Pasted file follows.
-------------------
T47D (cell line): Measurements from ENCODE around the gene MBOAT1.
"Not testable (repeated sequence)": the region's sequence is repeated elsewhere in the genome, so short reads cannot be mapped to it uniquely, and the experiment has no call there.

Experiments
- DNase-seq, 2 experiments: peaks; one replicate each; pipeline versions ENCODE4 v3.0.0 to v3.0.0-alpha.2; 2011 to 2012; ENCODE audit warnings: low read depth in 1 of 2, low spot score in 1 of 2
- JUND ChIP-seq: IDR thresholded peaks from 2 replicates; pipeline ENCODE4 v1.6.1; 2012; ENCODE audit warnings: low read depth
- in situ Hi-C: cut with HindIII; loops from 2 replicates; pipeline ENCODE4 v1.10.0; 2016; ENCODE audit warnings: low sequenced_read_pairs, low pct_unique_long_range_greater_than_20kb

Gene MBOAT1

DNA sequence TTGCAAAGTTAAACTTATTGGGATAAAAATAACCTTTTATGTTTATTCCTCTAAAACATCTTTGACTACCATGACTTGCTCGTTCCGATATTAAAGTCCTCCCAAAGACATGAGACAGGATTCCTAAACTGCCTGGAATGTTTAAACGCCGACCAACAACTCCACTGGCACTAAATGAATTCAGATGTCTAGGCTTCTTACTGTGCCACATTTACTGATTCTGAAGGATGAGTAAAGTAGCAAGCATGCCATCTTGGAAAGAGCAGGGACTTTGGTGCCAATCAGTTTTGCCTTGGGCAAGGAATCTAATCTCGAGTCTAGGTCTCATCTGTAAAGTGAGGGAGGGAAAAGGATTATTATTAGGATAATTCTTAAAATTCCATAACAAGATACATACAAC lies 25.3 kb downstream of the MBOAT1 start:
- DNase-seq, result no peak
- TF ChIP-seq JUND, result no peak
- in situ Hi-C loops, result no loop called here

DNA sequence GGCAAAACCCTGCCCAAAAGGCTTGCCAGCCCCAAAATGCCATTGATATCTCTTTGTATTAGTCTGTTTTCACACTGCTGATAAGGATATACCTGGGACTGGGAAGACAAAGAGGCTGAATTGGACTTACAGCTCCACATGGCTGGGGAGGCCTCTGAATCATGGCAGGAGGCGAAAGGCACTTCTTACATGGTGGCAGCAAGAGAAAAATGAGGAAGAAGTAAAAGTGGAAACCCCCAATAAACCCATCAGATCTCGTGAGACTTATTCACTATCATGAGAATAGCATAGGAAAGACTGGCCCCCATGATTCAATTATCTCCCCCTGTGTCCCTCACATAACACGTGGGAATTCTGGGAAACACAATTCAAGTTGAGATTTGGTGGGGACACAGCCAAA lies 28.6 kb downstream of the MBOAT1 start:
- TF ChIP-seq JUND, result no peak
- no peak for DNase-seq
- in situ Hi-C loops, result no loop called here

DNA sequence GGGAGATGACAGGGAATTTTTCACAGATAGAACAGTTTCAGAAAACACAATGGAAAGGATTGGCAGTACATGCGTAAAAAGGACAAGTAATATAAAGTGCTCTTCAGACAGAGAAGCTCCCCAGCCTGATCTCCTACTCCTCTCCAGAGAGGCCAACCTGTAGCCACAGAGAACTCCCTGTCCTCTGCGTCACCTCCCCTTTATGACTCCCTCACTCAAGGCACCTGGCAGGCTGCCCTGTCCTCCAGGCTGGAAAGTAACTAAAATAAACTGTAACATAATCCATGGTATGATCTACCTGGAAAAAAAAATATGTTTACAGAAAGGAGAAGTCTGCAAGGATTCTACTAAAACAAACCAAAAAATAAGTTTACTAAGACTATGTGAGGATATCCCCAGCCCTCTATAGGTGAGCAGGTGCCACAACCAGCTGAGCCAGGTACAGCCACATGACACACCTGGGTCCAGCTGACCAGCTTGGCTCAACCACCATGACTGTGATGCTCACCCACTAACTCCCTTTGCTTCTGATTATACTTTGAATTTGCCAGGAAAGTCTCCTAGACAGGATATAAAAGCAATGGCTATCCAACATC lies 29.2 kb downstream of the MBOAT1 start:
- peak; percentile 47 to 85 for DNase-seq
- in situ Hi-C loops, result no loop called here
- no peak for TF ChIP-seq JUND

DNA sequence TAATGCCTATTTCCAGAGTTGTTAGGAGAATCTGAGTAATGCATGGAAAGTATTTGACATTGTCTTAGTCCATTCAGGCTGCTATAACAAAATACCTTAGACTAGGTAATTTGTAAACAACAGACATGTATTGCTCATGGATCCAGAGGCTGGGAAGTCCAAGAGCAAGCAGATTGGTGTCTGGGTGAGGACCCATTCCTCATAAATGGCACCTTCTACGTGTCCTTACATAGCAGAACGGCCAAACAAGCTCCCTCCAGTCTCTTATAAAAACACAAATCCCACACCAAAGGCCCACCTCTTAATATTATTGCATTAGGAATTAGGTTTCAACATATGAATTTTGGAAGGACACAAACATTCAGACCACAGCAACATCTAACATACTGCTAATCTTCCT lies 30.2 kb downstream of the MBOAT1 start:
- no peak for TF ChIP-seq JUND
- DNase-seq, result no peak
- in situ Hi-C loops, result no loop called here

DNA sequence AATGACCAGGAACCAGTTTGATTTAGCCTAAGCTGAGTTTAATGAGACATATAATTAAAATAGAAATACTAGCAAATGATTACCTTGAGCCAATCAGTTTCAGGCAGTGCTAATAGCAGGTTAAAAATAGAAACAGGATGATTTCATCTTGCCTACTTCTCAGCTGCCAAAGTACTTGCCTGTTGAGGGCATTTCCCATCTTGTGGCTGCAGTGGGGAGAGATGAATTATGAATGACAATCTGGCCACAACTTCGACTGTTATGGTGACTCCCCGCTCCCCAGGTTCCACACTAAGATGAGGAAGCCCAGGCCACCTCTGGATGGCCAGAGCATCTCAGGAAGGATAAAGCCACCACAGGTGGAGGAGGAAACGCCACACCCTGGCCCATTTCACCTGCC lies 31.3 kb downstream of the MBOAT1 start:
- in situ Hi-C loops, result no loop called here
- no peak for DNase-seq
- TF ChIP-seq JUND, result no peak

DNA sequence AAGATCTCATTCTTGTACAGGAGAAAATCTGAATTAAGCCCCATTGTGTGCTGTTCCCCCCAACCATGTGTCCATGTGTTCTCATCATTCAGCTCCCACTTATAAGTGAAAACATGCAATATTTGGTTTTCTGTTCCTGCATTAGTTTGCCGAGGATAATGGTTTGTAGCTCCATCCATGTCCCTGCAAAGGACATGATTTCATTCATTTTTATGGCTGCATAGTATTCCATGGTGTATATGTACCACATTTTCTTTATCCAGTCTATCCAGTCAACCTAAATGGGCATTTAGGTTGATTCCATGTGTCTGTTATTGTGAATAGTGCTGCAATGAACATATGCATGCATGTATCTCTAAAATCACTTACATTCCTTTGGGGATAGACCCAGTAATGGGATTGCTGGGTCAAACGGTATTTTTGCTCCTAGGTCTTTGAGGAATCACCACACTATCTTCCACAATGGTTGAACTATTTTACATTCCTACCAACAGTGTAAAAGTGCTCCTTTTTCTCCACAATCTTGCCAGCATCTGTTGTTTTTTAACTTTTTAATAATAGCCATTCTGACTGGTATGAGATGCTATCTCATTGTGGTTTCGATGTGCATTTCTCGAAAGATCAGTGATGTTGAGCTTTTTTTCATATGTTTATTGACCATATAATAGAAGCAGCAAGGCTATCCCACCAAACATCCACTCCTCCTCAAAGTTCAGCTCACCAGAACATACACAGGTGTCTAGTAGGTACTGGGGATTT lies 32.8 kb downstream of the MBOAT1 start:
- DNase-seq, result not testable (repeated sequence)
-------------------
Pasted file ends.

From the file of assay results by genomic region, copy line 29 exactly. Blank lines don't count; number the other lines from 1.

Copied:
- DNase-seq, result not testable (repeated sequence)